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Vladimir Putin discusses western oil price cap with Iraqi PM
Russia and Iraq both agreed to the recent OPEC+ decision to reduce oil production due to global recession fears
By News Desk - November 24 2022
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(Photo Credit: The Hindu)

On 24 November, Russian President Vladimir Putin discussed western attempts to cap the price of Russian oil during a phone call with Mohammed Shia al-Sudani, the new Iraqi prime minister, according to state news agency TASS.

“Attempts by a number of Western countries to impose restrictions on the price of crude oil from Russia were touched upon,” the Kremlin’s statement said.

The two politicians agreed to approve the joint work of OPEC+ countries, which allows for maintaining stability in the oil market. According to Al-Arabiya news, the leaders also addressed the issue of western attempts to impose a cap on the price of Russian crude oil.

Putin said that this approach contradicts the principles of market relations and is likely to affect the global energy market.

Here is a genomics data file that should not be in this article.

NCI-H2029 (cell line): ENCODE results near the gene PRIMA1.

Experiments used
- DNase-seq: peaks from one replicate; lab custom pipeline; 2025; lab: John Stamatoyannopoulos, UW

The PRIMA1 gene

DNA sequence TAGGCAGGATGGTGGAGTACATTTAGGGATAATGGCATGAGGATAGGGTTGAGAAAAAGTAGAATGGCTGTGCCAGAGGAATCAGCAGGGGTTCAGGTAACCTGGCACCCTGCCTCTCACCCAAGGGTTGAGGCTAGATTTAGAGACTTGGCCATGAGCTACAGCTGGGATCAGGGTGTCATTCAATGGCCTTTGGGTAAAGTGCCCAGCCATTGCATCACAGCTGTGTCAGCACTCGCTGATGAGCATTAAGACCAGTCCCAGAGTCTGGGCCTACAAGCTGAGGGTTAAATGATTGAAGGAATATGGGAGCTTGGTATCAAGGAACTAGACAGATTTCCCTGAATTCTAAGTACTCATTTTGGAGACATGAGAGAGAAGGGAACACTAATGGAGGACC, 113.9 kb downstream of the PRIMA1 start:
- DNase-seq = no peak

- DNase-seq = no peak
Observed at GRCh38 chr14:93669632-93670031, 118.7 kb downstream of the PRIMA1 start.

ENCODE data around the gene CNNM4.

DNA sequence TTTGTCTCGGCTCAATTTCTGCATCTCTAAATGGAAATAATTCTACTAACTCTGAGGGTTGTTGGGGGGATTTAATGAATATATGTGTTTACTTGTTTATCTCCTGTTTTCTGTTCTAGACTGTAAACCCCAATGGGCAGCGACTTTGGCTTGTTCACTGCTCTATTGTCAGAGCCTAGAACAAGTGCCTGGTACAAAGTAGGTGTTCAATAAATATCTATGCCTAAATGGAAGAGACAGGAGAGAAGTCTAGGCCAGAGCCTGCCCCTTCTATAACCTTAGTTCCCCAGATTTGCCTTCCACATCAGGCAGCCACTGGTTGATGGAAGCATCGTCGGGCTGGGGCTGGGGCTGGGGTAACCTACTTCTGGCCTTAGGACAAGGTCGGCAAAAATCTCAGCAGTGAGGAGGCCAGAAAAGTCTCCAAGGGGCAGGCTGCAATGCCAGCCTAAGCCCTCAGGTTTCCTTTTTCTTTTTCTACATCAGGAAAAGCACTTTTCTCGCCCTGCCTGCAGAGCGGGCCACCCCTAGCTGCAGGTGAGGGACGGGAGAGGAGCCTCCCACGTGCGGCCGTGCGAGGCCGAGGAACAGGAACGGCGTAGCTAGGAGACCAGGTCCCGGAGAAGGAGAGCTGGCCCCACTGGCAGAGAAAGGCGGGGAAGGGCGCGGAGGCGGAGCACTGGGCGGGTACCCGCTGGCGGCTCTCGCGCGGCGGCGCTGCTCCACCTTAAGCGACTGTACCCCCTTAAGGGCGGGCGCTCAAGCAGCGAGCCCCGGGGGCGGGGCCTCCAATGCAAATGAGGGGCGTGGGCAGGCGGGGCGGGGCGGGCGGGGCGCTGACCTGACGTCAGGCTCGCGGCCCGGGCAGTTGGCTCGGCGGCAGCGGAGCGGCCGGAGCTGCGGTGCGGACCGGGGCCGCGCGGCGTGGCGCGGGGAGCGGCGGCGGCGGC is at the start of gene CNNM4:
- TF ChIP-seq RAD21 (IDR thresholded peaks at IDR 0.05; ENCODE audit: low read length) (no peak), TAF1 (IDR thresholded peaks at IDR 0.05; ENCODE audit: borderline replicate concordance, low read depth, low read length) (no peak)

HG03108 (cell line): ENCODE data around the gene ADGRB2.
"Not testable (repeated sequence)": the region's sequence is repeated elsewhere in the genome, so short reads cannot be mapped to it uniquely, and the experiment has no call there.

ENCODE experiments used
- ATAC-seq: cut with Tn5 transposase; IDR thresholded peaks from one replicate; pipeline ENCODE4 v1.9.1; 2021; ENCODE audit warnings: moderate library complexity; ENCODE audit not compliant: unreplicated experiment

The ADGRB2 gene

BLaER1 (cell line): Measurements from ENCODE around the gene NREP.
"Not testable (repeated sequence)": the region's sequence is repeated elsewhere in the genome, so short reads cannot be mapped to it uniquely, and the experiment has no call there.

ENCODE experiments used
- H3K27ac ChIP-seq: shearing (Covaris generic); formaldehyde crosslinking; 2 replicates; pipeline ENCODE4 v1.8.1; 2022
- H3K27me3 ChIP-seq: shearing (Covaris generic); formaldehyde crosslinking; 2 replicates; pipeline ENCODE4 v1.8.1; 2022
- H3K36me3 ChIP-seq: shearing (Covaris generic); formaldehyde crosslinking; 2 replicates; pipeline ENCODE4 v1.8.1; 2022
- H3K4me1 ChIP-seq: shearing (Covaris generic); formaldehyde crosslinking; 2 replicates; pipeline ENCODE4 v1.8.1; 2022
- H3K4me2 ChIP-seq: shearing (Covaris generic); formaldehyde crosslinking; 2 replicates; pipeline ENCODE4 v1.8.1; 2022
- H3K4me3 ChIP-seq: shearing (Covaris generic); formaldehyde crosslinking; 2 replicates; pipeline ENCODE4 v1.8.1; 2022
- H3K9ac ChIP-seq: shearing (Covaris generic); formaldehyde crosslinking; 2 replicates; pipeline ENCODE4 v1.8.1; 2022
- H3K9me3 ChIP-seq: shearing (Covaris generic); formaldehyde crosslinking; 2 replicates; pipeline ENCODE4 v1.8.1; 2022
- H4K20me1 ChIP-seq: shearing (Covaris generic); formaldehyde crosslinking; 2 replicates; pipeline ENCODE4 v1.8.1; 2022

Russia has repeatedly warned that it will not supply crude oil to countries that adopt such measures, predicting a significant crisis for people in Europe during the cold winter months, according to RT.

Moreover, according to the government, it may also adopt retaliatory measures, such as reducing extraction from 530 million tons this year to 490 million tons in 2023.

Meanwhile, Iraq invited Russia to cooperate in joint energy deals and new industry-related projects.

On 23 October, the director of the technical department in the Iraqi Ministry of Oil, Ali al-Ward, discussed the prospects of Russian investment in the Iraqi oil sector and expressed his country’s approval of the recent OPEC+ decision on oil cuts, according to an interview with Sputnik.

Ward, who was hosted at the Russian-Iraqi business forum, congratulated Russia for its experience in the petrochemicals sector and extraction of natural resources, commending the country for its success in this domain.

He explained that Russia’s knowledge in refinancing petrochemicals would be instrumental to Iraq, which imports gasoline and diesel, despite being one of the resource wealthiest countries on the planet.

Ward added that Russia could play a role in extracting Iraq’s gas resources and tapping into the country’s vast reserves.

“Iraq is an important country in gas production, and it must be exploited in the petrochemical industry. I advise involving both the private and public sectors in these investments.”

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